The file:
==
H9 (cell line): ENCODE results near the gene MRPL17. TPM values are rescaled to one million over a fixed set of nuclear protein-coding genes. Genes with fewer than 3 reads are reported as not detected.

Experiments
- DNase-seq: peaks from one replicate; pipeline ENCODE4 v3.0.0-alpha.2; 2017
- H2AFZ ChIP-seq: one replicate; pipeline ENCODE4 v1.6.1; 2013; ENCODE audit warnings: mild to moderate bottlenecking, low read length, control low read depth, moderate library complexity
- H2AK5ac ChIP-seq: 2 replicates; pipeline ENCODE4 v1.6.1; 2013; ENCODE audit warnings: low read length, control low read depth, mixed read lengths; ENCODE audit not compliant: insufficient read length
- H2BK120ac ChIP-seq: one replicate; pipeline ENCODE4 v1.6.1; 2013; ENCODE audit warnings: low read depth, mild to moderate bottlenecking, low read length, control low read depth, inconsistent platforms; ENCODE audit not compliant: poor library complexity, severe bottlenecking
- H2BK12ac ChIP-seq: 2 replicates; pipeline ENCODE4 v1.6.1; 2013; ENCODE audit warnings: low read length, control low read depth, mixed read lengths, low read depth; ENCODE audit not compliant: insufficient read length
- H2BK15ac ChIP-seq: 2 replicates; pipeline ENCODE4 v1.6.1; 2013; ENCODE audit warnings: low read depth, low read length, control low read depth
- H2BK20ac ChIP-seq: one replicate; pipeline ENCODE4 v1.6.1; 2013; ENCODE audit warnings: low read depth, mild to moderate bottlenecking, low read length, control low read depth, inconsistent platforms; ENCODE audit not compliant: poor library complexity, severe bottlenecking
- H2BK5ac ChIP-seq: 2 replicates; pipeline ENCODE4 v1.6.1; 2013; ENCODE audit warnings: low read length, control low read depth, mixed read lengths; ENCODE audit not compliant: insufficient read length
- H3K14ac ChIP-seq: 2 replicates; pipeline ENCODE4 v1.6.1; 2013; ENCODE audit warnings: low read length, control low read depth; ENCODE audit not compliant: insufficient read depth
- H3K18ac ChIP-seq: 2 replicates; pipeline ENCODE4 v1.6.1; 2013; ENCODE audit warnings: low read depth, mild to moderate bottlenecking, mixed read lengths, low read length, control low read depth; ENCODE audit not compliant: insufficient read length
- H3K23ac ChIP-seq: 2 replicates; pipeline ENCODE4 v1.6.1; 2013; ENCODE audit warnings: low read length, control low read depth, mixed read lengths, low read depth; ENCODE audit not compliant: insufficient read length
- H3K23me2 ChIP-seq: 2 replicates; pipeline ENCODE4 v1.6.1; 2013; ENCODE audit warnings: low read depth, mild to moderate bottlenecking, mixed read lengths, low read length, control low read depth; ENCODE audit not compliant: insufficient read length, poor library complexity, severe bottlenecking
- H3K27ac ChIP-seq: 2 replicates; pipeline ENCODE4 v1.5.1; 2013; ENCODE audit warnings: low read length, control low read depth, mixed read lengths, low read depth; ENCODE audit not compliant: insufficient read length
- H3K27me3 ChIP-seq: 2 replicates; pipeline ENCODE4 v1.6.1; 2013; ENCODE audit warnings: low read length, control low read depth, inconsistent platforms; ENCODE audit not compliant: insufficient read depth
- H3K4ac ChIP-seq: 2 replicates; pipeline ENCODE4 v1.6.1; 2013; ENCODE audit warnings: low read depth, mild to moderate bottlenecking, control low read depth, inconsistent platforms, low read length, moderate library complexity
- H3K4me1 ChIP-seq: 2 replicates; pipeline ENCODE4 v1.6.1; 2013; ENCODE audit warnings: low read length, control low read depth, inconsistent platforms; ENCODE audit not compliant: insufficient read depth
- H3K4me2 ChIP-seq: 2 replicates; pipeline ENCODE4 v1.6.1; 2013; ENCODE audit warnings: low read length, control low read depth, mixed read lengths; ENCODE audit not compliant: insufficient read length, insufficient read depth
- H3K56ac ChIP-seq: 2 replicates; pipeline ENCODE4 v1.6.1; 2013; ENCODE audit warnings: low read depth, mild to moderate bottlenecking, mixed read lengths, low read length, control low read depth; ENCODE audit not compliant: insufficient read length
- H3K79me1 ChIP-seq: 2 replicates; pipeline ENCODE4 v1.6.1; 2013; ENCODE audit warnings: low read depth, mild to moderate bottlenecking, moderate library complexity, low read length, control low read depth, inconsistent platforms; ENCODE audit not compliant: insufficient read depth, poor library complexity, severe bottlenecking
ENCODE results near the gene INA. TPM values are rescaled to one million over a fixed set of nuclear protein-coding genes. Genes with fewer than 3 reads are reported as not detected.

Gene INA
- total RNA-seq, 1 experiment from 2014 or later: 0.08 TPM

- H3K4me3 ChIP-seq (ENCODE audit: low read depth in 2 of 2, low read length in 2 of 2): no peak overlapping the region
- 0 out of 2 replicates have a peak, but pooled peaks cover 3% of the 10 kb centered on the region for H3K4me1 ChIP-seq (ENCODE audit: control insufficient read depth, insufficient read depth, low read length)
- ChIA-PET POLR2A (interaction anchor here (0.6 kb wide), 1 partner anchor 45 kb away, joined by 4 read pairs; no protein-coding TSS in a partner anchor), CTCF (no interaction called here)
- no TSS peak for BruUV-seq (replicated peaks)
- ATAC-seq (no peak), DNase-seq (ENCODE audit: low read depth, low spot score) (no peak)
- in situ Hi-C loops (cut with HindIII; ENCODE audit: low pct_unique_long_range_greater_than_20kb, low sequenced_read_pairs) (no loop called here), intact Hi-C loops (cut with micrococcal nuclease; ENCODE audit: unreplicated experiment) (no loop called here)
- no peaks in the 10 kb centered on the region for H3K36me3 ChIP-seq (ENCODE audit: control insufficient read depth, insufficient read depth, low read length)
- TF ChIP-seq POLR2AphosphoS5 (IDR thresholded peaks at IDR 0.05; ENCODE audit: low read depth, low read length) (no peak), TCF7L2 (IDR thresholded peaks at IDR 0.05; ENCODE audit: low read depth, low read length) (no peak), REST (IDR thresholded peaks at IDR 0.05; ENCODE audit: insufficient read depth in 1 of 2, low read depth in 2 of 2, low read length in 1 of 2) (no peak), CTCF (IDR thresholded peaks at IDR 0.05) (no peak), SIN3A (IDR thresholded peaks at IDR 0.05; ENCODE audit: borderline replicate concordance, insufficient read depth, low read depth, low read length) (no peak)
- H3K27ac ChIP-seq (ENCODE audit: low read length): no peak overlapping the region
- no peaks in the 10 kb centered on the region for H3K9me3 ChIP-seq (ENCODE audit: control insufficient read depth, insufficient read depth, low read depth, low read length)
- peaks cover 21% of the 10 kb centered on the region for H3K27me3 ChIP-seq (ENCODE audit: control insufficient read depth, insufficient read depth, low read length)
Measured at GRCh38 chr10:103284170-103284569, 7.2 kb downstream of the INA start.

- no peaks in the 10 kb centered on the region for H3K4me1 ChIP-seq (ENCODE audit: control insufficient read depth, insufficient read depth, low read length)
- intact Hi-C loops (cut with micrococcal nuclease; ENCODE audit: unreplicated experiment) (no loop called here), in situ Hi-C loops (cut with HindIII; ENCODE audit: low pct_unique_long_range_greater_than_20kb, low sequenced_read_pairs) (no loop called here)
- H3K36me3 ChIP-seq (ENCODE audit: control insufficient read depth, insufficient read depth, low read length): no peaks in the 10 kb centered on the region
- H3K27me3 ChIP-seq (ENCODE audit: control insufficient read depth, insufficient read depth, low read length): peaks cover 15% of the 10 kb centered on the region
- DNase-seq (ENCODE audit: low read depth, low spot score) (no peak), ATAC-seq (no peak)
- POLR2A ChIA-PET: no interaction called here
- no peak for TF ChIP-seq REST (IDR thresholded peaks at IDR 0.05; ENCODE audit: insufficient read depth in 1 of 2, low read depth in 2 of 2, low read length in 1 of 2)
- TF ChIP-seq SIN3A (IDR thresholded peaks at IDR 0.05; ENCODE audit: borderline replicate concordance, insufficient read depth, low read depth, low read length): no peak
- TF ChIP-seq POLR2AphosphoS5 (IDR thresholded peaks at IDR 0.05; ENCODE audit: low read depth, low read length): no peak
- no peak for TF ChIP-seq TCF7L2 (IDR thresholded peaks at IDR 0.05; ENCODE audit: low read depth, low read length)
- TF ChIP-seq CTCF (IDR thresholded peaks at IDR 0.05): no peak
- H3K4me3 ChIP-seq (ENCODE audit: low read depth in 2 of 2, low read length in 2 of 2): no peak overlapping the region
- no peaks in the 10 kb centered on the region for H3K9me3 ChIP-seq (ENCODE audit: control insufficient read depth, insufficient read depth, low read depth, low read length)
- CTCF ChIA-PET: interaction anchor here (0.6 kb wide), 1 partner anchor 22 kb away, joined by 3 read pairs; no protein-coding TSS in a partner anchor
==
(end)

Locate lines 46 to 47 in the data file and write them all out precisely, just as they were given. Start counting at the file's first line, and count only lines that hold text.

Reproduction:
- no peak for TF ChIP-seq TCF7L2 (IDR thresholded peaks at IDR 0.05; ENCODE audit: low read depth, low read length)
- TF ChIP-seq CTCF (IDR thresholded peaks at IDR 0.05): no peak